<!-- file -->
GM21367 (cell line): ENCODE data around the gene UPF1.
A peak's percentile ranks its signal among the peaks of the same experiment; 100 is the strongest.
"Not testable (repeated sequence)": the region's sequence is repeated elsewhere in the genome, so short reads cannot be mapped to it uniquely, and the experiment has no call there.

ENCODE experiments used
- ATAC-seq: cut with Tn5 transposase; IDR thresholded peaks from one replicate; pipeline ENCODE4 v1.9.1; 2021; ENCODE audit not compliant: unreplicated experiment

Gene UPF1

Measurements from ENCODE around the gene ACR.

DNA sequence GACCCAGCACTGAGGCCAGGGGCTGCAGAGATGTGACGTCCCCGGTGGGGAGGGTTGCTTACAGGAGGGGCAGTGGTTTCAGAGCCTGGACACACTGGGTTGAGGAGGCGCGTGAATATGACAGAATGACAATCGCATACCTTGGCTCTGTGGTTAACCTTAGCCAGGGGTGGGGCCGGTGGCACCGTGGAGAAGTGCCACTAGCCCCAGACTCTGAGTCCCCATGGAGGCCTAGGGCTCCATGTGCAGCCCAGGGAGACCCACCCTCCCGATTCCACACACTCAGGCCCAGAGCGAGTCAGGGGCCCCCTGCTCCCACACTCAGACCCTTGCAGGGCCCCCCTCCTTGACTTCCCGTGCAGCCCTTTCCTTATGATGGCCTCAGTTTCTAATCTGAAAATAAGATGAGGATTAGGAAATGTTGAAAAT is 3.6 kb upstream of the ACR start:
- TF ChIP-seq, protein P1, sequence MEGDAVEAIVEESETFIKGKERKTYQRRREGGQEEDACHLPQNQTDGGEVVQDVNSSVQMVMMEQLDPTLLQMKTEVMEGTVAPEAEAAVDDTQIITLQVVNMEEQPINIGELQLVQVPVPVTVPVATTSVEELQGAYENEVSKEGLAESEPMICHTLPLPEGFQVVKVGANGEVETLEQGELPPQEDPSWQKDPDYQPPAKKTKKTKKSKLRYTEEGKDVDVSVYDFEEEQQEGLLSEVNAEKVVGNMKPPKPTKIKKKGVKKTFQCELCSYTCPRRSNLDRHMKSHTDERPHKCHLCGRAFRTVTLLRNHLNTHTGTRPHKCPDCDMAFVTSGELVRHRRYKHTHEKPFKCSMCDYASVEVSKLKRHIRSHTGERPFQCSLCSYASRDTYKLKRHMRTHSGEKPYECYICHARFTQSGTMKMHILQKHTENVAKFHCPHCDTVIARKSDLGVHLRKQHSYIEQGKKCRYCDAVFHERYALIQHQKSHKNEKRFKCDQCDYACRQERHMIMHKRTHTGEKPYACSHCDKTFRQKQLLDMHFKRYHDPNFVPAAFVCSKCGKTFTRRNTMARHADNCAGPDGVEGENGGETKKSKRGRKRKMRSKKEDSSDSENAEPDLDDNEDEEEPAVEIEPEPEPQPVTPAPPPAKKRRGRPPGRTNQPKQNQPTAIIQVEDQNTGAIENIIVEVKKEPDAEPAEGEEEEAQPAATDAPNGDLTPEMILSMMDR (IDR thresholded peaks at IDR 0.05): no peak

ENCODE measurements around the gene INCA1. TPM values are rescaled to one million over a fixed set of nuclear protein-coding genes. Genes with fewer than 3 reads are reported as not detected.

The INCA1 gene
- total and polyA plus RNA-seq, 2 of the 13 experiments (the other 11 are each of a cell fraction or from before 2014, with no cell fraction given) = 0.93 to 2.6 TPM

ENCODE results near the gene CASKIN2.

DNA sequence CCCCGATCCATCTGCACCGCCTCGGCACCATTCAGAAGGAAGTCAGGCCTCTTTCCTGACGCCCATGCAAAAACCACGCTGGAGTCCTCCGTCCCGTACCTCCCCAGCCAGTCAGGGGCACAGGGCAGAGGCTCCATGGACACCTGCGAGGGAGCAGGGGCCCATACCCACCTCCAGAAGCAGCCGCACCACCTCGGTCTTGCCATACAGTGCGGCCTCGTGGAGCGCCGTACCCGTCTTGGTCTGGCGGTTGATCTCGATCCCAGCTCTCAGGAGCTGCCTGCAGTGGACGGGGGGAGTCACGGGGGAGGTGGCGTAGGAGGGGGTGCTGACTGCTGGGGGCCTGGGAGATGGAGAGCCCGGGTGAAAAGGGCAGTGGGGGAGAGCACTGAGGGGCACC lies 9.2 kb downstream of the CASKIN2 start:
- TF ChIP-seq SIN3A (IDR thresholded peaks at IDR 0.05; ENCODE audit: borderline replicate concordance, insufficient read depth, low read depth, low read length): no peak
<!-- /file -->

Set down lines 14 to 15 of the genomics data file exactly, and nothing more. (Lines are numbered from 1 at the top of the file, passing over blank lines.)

DNA sequence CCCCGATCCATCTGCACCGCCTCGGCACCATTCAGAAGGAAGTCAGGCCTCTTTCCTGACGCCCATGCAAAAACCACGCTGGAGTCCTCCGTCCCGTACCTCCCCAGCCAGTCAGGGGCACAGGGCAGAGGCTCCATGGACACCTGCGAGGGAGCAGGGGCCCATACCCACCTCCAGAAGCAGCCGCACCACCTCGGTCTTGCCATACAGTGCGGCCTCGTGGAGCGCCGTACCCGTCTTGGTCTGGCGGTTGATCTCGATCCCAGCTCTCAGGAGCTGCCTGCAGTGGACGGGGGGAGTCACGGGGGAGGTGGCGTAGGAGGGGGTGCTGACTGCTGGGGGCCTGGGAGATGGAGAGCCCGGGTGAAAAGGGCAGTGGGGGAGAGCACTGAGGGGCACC lies 9.2 kb downstream of the CASKIN2 start:
- TF ChIP-seq SIN3A (IDR thresholded peaks at IDR 0.05; ENCODE audit: borderline replicate concordance, insufficient read depth, low read depth, low read length): no peak